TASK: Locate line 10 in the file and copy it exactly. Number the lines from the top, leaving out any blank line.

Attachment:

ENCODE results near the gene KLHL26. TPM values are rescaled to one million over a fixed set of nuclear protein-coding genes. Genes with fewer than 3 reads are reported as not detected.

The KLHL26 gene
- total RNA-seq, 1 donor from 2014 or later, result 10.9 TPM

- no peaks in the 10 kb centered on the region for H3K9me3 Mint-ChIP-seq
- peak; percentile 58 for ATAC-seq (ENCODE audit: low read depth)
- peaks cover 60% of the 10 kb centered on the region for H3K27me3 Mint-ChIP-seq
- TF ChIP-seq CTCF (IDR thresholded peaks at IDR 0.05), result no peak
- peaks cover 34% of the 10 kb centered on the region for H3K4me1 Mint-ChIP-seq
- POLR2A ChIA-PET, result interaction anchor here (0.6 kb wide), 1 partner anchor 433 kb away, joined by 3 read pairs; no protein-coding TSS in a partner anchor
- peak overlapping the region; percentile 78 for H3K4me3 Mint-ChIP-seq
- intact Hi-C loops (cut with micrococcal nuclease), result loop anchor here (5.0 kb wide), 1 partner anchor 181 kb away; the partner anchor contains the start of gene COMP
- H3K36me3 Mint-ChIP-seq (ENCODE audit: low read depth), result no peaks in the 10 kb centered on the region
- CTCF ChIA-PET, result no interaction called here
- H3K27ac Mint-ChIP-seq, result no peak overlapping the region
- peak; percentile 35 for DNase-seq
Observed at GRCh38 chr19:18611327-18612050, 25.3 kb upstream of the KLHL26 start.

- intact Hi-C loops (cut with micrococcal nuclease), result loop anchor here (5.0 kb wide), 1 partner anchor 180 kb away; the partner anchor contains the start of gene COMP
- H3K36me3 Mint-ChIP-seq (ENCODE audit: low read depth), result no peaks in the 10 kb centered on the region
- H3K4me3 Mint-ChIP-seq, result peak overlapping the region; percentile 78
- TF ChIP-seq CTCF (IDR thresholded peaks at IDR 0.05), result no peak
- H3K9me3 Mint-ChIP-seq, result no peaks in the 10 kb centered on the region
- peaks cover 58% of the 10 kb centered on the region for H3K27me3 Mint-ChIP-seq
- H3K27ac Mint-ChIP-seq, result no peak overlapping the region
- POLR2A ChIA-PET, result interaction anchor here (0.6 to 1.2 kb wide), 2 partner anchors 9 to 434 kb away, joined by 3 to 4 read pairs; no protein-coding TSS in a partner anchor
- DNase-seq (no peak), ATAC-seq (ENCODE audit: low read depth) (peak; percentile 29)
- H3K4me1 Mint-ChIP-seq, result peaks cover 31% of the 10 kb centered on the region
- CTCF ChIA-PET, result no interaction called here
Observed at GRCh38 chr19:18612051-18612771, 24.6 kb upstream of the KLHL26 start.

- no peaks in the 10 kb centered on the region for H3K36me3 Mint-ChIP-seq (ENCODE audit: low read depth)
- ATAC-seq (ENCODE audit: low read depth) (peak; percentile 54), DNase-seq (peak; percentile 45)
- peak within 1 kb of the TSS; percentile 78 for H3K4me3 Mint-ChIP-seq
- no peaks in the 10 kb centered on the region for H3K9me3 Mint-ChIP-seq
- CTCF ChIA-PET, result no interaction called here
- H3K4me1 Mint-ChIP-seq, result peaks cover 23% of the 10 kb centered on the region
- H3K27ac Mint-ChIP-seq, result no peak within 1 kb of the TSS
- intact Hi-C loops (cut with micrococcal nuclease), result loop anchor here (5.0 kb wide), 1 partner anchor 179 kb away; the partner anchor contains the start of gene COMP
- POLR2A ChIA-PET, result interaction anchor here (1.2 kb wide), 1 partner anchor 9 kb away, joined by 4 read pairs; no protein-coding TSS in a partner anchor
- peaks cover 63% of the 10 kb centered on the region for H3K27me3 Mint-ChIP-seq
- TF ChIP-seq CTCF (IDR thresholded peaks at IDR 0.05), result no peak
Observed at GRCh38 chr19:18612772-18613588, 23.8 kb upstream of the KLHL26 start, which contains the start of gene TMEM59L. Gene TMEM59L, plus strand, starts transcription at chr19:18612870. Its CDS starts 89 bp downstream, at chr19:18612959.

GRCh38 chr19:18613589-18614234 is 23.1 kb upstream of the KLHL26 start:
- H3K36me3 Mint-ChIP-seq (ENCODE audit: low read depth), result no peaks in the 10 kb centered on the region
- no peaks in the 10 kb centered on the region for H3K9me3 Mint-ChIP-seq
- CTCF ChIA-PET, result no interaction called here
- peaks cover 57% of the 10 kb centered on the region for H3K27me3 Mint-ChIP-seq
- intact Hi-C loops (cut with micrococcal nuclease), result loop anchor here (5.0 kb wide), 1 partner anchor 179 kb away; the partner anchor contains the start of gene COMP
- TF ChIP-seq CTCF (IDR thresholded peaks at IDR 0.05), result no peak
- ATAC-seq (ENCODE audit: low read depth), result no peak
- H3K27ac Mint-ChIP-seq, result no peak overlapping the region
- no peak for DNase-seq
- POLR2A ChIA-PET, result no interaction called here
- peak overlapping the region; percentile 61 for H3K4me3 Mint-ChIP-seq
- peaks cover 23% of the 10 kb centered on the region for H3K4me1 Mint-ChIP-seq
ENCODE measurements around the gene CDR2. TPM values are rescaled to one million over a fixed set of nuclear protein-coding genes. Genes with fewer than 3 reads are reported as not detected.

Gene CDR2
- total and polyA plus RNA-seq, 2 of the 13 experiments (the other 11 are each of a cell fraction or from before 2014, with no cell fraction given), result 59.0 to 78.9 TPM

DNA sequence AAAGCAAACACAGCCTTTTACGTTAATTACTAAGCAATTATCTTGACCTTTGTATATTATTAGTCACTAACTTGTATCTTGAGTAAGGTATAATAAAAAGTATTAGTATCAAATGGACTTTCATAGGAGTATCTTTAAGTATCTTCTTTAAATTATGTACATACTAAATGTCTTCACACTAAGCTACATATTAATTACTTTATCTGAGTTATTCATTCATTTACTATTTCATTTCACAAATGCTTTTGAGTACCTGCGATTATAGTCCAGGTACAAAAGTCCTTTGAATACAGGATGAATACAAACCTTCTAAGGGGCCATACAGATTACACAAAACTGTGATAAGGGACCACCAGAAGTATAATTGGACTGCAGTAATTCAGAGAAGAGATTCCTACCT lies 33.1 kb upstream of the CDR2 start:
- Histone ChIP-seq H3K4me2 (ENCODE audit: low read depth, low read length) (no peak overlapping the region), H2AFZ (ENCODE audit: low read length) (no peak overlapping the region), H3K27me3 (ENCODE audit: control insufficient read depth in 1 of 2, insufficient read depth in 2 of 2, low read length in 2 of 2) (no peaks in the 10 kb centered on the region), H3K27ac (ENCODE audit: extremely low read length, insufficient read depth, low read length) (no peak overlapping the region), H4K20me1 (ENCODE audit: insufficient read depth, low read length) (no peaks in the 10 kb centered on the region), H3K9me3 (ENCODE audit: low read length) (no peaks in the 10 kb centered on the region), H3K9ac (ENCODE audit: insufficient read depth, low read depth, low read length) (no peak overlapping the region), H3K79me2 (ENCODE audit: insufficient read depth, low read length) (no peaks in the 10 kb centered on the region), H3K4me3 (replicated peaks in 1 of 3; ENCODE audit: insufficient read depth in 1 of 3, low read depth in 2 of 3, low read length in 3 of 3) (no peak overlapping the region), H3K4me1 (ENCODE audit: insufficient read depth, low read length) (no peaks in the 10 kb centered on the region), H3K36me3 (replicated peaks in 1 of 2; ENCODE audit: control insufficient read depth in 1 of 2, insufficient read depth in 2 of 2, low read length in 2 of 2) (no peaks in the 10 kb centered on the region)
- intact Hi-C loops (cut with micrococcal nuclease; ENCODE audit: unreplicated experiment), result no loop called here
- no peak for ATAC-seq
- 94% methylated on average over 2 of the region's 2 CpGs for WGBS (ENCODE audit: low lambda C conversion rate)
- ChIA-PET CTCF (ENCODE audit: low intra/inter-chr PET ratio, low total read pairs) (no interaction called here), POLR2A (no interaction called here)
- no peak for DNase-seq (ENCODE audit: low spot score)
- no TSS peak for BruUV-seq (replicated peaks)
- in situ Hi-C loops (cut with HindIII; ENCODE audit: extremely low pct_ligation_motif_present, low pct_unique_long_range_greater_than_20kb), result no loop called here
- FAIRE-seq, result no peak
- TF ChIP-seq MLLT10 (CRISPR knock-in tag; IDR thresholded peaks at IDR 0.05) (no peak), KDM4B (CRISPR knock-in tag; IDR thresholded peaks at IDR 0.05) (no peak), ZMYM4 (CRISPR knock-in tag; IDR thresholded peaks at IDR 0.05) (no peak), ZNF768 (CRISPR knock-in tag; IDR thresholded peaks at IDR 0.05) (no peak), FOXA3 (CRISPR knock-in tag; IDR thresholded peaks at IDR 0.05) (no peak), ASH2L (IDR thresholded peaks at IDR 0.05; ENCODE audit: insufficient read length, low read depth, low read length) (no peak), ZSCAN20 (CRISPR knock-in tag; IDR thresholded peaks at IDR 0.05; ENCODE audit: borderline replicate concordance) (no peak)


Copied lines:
- peak overlapping the region; percentile 78 for H3K4me3 Mint-ChIP-seq